Recap of Transformation Challenge: Qualities of a Healthy Diet
On Saturday I talked about the nutrition piece of the Transformation Challenge, but if you missed it, here’s a recap.
Qualities of a Healthy Diet
1. Unprocessed foods. Eat what came from nature – vegetables, fruits, quality meat and dairy (I’ll elaborate on that in #3), nuts and seeds, beans, etc. Avoid things that come in a box like processed wheat, crackers, cookies, chips, sweets, etc.
2. Dominance of fruits and vegetables. Fruits and vegetables are high in nutrients (vitamins, minerals, fiber) but low in calories and mostly low in carbohydrates (except for the starchy ones). That means they are unlikely to cause sharp rises in blood glucose, leaving you with stable energy levels.
For the challenge, all common vegetables are included except for white potatoes – but sweet potatoes, butternut squash, pumpkin, etc are all OK. We’re keeping white potatoes off the OK list because sometimes it can be easy to eat them in place of green vegetables, and they are higher on the glycemic index. I explain more about white potatoes in this post.
3. Quality meat and dairy. I’ve said before that you want your food to come from happy cows, chickens, and pigs, not sad ones. A lot of meat in the US is made in factory farms, where animals are fed “all vegetarian diets” (don’t let that fool you – chickens should actually be eating insects too) of corn and soy and pumped full of antibiotics to prevent diseases rampant in the close quarters they’re kept in. Choose organic, grass-fed cows and free range chickens and eggs. Bison is also a good option, as they are naturally grass-fed (thank goodness we haven’t put them in factories yet!).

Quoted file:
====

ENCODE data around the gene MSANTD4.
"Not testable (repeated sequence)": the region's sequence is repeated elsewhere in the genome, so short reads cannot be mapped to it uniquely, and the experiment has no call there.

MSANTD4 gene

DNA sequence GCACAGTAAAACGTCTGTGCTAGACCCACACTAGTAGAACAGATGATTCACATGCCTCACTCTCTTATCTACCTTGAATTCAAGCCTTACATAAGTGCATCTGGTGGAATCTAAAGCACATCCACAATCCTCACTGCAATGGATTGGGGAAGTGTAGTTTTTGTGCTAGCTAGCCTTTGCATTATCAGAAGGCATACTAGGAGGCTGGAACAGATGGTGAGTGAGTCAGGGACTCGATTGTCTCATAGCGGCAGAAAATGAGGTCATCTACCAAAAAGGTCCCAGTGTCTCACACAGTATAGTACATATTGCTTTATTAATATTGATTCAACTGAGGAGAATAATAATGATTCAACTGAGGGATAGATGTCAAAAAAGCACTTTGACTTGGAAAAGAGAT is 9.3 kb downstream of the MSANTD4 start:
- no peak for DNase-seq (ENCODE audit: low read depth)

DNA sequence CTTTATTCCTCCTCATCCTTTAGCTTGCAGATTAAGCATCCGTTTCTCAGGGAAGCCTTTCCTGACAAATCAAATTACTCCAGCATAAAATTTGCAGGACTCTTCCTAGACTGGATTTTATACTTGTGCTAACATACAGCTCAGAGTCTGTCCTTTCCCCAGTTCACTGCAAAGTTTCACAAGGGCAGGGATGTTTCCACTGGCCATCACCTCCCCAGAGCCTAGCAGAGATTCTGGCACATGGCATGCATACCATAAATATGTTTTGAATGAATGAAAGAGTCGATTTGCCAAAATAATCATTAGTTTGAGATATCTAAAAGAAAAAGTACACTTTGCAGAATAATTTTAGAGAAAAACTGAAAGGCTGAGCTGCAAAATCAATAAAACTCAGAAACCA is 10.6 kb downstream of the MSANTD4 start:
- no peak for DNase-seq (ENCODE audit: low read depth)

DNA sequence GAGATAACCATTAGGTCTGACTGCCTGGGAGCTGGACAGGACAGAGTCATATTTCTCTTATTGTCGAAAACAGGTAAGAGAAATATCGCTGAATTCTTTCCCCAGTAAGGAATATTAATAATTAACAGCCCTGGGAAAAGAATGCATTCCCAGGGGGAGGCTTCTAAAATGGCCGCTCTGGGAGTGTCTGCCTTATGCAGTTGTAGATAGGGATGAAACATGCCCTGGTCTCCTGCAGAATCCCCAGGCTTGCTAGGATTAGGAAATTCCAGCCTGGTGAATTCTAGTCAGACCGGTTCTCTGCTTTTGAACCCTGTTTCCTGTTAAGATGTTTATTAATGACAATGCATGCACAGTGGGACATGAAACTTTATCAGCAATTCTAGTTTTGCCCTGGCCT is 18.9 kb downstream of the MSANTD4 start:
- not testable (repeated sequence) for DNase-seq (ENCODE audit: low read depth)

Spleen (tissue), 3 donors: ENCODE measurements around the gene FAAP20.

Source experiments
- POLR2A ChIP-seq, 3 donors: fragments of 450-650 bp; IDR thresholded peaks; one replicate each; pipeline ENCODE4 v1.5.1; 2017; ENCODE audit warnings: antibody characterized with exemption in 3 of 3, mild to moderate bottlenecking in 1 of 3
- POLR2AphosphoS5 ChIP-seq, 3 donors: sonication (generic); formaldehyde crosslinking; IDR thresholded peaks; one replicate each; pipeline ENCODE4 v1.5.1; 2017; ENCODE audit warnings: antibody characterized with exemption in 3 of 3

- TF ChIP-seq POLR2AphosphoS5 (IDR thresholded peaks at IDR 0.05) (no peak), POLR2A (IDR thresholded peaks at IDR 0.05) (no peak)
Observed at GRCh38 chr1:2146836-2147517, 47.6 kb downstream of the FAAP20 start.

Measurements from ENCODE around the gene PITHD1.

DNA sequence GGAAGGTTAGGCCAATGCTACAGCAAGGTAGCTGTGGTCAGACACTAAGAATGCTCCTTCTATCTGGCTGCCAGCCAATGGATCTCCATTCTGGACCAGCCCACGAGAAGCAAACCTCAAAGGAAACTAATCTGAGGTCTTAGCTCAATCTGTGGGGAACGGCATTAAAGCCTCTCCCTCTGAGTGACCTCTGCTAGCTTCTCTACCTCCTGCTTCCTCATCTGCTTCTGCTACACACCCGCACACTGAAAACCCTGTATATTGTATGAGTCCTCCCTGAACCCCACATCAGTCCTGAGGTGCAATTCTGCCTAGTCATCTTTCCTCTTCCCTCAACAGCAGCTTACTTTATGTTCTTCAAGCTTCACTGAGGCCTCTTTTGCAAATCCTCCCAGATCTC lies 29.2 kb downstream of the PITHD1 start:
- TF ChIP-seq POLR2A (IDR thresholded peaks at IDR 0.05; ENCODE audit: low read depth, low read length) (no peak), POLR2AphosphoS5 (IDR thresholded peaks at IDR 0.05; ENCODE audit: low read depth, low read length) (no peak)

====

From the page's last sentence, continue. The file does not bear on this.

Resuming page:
4. Fat +fiber = fullness. Both fat and fiber keep food in your stomach longer, keeping you full longer. This is an important part of avoiding hunger.
5. Avoid “starvation hunger” or “hangry-ness”. Aside from eating fat and fiber regularly, try to eat every 4 hours or so and avoid skipping meals. It’s easier to make healthy decisions when you’re just a little hungry and a packed lunch is in the kitchen ready to be heated up, than when you haven’t eaten in 7 hours and you are dreaming of cheeseburgers and Chipotle burritos.
6. Be prepared and DIY. Making your own food at home is the best way to be assured that it is healthy. In addition, keep snacks on hand in case you need them. Almonds, dried fruit (with no added sugar), fresh fruit that keeps well (apples are good), plain yogurt, etc are all good snacks to keep on hand. If you can’t refrigerate, though, nuts are usually easiest.
Transformation Challenge Nutrition Package
During the challenge, I am offering some extra help. For $75 you will receive:
- A 3-day meal planning template for 1800, 2300, or 2800 calories to help you plan meals
- Recipes and quick, easy meal ideas
- 5 group sessions – nutrition lesson and open discussion (meeting Saturdays throughout the challenge, except 1/18 when myself and others will be competing)
- Weekly email check ins.
In addition, if you’d like to drop in to one of the group sessions without buying the whole package, you can do so for $15.
If you’d like to purchase a nutrition package, email me at [email protected]